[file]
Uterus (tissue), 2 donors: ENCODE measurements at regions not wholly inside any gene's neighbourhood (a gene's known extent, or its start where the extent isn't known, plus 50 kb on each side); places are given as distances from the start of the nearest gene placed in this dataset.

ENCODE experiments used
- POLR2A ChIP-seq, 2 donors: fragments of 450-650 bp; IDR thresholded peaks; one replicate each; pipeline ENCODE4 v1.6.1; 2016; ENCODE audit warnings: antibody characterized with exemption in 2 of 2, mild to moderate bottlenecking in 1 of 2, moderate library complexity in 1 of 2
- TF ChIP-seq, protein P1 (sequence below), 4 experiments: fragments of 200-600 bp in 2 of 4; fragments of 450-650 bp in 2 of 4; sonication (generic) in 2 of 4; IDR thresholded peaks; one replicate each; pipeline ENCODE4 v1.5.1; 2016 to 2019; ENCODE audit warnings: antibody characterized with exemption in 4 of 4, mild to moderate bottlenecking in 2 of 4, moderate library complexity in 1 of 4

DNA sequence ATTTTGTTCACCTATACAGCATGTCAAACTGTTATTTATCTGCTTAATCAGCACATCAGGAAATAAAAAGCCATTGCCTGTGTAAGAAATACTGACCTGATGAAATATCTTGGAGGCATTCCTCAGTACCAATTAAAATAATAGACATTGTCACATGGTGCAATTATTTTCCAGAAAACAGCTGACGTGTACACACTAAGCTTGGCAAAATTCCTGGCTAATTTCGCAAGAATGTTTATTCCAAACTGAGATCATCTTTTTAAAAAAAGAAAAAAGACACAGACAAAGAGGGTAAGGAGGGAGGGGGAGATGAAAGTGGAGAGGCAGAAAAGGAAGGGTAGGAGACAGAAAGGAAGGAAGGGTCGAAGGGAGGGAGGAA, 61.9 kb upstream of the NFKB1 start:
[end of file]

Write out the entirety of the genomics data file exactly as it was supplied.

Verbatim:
Uterus (tissue), 2 donors: ENCODE measurements at regions not wholly inside any gene's neighbourhood (a gene's known extent, or its start where the extent isn't known, plus 50 kb on each side); places are given as distances from the start of the nearest gene placed in this dataset.

ENCODE experiments used
- POLR2A ChIP-seq, 2 donors: fragments of 450-650 bp; IDR thresholded peaks; one replicate each; pipeline ENCODE4 v1.6.1; 2016; ENCODE audit warnings: antibody characterized with exemption in 2 of 2, mild to moderate bottlenecking in 1 of 2, moderate library complexity in 1 of 2
- TF ChIP-seq, protein P1 (sequence below), 4 experiments: fragments of 200-600 bp in 2 of 4; fragments of 450-650 bp in 2 of 4; sonication (generic) in 2 of 4; IDR thresholded peaks; one replicate each; pipeline ENCODE4 v1.5.1; 2016 to 2019; ENCODE audit warnings: antibody characterized with exemption in 4 of 4, mild to moderate bottlenecking in 2 of 4, moderate library complexity in 1 of 4

DNA sequence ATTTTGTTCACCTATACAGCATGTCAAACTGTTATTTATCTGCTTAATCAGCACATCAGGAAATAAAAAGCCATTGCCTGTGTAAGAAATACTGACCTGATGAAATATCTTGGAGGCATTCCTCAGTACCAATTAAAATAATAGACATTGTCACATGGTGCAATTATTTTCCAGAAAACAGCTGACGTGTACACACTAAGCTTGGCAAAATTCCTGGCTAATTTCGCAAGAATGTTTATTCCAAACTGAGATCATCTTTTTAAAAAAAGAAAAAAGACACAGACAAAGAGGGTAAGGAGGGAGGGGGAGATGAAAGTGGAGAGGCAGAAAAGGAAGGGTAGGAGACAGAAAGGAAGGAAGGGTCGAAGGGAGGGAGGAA, 61.9 kb upstream of the NFKB1 start: